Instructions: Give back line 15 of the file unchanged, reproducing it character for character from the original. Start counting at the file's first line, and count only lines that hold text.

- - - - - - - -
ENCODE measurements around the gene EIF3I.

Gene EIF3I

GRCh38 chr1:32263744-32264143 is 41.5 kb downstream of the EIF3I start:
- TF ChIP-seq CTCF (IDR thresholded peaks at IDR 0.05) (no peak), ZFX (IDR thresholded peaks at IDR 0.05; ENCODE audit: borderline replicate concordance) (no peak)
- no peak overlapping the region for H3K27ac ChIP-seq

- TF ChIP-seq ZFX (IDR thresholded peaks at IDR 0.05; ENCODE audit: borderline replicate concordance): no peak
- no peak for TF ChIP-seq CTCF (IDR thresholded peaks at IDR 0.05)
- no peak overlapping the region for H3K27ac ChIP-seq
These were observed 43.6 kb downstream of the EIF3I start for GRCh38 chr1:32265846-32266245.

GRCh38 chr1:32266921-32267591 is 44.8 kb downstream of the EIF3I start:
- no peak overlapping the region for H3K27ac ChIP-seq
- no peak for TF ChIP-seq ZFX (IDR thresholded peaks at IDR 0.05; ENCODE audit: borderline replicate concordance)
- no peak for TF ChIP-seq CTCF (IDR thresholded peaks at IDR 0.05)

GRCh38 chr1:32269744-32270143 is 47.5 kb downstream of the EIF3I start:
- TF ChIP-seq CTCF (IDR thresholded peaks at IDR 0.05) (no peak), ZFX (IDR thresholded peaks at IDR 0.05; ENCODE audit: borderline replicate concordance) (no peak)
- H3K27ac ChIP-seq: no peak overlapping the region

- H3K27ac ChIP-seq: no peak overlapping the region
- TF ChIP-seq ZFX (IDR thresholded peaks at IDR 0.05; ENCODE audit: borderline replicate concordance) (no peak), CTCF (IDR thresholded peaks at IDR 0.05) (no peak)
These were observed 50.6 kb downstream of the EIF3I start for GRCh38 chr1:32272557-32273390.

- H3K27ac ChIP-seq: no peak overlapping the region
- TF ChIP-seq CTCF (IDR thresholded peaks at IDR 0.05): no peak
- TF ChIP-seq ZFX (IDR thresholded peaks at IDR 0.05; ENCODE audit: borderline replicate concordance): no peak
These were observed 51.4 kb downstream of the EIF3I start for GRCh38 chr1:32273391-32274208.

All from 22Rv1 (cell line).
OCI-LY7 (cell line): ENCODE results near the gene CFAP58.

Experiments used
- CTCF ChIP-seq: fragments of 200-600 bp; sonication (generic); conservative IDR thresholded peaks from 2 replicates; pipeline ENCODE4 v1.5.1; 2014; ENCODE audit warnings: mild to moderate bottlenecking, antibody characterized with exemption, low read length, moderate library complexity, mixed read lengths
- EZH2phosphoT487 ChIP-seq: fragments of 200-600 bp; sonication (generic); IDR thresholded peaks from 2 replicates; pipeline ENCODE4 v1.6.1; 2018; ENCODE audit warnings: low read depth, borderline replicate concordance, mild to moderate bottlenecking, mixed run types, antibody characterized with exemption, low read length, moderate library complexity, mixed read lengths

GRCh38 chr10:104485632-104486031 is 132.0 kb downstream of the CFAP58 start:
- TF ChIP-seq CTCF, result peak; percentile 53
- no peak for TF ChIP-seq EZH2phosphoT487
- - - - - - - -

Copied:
- TF ChIP-seq CTCF (IDR thresholded peaks at IDR 0.05) (no peak), ZFX (IDR thresholded peaks at IDR 0.05; ENCODE audit: borderline replicate concordance) (no peak)